‘WE CERTAINLY DDN’T GO INTO THE ADMISSIONS SEASON WITH THIS GOAL’
It was certainly not a no-brainer for Marshall to hit the 52% record. So far only two other prominent MBA programs have released their class profiles for the Class of 2020. At New York University’s Stern School of Business, women dropped to 35% of the incoming class from 38% a year earlier. The University of Texas’ McCombs School of Business maintained last year’s 40% level of women for its incoming class this fall.
Marshall hadn’t even set a goal to achieve gender parity this year. “We certainly didn’t go into the season with that goal,” says Evan Bouffides, assistant dean and director of MBA admissions. “It kind of went in peaks and valleys throughout the season. Early in the cycle, the first round was pretty small but we got a huge response rate from our invites to women, in the 40% range. As we proceeded through the admissions cycle, those numbers changed and fell slightly and then started to rise again. We peaked at a time when a bunch of things were going well for us, including the rankings gain in U.S. News. I am sure that had an impact.”
Bouffides cites a number of other factors that helped to get more women into the MBA program. The school is in the second year of a new customer relationship management (CRM) program which changed admissions ability to better connect with prospects. “We are communicating with prospective students more frequently than we had in the past,” he explains.
THE SCHOOL’S TWO MAJOR YIELD EVENTS FOCUSED HEAVILY ON INCLUSION & DIVERSITY
The school’s two major yield events—a women’s weekend in January and its admit weekend—had a greater impact than usual on women admits because diversity and inclusion were a major focus of the events. Yield—the percentage of admitted students who actually enroll in the MBA program—was much higher for women than it was last year.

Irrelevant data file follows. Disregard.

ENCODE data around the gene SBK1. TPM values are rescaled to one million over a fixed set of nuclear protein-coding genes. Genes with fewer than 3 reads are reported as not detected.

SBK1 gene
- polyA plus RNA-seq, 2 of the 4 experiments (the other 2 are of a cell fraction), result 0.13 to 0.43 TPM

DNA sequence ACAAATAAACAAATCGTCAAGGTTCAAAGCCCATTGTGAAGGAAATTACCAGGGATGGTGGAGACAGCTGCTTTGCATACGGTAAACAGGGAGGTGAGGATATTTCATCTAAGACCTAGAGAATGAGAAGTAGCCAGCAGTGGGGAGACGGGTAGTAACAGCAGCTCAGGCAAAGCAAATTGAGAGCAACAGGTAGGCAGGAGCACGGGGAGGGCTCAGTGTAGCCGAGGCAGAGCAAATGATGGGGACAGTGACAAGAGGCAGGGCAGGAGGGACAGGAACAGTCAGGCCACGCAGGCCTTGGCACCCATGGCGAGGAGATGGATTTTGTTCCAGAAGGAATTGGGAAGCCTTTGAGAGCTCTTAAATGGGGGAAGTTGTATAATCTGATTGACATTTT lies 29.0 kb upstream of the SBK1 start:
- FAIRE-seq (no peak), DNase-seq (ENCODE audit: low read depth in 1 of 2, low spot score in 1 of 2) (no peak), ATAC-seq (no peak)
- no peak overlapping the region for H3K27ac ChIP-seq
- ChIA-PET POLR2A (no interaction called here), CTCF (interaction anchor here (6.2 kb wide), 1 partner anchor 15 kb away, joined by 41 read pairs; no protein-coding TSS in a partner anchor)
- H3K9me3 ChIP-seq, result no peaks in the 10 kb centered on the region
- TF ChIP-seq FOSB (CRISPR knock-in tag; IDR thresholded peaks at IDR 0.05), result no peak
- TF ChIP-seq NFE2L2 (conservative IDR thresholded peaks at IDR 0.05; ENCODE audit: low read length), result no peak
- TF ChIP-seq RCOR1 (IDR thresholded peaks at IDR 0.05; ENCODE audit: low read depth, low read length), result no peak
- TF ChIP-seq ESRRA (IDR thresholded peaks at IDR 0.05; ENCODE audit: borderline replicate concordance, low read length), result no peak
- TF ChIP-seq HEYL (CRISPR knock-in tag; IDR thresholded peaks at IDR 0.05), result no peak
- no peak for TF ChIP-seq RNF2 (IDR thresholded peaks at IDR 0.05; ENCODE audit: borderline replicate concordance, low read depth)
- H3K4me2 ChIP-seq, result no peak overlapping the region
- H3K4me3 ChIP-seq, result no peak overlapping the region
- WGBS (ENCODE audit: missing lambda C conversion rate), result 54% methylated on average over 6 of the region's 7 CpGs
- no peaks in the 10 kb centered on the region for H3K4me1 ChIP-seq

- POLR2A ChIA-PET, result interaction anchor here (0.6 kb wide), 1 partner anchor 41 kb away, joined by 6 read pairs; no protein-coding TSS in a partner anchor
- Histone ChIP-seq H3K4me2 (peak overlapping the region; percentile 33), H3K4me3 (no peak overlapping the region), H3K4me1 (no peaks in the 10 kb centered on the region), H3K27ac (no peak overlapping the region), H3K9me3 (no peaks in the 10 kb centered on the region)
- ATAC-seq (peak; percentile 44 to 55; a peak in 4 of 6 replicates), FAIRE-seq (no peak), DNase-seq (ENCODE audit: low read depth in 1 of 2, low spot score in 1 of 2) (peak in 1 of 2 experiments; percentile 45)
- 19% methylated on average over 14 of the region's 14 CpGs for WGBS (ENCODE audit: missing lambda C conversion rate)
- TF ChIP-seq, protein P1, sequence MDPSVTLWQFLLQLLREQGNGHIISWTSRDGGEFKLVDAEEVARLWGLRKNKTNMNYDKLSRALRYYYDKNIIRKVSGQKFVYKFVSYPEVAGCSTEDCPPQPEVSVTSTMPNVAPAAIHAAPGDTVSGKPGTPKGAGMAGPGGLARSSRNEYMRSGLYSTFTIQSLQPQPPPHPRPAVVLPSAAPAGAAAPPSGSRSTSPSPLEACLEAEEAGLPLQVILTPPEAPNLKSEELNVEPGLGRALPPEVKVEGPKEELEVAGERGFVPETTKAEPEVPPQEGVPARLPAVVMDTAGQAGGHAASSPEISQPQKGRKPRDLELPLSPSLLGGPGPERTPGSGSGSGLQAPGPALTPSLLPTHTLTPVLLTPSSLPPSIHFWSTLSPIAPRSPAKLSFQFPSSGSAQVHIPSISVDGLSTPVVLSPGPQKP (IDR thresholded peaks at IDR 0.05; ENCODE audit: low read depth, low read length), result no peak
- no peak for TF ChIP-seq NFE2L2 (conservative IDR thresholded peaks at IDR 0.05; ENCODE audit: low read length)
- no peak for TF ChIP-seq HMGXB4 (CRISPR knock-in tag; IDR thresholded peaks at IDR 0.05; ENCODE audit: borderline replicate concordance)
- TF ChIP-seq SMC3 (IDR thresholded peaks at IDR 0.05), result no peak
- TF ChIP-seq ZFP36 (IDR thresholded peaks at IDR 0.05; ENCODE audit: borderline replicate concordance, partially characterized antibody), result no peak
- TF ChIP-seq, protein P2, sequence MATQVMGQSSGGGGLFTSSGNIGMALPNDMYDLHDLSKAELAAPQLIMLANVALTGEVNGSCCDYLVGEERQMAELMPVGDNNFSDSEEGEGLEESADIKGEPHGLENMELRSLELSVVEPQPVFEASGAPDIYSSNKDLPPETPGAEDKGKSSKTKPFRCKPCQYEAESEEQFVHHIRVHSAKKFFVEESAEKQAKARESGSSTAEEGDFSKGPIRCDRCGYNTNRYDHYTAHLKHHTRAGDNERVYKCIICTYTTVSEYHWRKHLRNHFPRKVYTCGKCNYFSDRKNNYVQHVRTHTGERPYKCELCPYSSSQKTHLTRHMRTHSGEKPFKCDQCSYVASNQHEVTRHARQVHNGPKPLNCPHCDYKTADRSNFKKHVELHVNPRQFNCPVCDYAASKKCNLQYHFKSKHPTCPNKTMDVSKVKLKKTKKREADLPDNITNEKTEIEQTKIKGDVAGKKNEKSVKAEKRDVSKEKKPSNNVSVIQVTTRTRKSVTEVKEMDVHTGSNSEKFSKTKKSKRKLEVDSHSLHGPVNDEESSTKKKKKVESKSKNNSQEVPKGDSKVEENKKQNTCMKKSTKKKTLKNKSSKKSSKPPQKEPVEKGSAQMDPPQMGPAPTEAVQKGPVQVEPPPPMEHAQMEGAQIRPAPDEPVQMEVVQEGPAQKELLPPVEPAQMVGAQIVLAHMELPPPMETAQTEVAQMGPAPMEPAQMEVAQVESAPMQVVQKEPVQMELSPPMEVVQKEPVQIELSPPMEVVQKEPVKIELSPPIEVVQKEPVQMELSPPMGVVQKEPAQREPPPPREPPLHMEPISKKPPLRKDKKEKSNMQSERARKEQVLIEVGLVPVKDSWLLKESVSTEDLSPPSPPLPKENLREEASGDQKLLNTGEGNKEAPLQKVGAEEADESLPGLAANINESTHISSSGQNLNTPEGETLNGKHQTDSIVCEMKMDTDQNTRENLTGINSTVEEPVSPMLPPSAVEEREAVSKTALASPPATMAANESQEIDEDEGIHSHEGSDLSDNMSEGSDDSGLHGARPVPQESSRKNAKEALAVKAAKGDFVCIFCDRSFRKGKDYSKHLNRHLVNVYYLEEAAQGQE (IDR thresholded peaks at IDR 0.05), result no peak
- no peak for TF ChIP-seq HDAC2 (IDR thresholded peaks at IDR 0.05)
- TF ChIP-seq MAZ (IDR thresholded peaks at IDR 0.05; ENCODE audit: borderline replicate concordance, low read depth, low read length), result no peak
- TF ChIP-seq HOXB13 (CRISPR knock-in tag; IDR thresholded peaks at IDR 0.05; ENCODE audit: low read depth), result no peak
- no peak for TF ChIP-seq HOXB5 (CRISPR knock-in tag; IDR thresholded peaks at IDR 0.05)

And the school’s student ambassadors—a disproportionate share of them women—also helped to sway more female admits. “Our students pretty aggressively recruited people we liked and especially people we admitted,” adds Bouffides. “We have a lot of women involved in the ambassador group and our Graduate Women in Business club also helped to convince people to come.
“It strikes me that the quality in the overall pool was the strongest that I have seen and stronger than last year,” he adds. “Had I known last year that the cycle would end up with 2,000 applicants maybe we could have done better. So some of it is processes. Some of it is the terrific work of our students and staff, and there’s probably a little luck in there.”
ONE POSITIVE MACRO TREND: MORE WOMEN TOOK THE GMAT IN TESTING YEAR 2017 THAN EVER BEFORE
Mark Brostoff, assistant dean and director of graduate career services at Marshall, thinks the record will also help the school with job placement. “As we go to market with internship opportunities and full-time jobs, jemployers are going to be very happy that we have a 50-50 split in the class,” says Brostoff. “They want more women in their pipelines. The resumes requested most often in the last couple of years are of female candidates.”
One macro trend that is helping schools increase the number of women in graduate management programs is the fact that women sat for 45.4% of the GMAT exams delivered in testing year 2017, the highest percentage in the history of the exam. Five years earlier, women sat for 42.5 percent of GMAT exams. Women, in fact, accounted for 63% of GMAT exams taken by citizens of East/Southeast Asian countries, the highest percentage of all world regions. Even so, men sent a greater percentage of their score reports to MBA programs (71%) compared with women (53%).
A handful of second-tier schools have achieved an ever higher level of female representation in their full-time MBA programs. Durham Business School in the United Kingdom and Essec Business School in France both are over 60%, with Durham at 67% and Essec at 65%. Several U.S. schools even boast higher percentages, but they are smaller, relatively unknown MBA programs. Meredith College in Raleigh, N.C., which enrolled a full-time class of only 15 students last year could claim that 89.1% of its incoming class was composed of women. The University of North Texas, with an incoming class of just 14 full-time MBA students, was at 71.4%.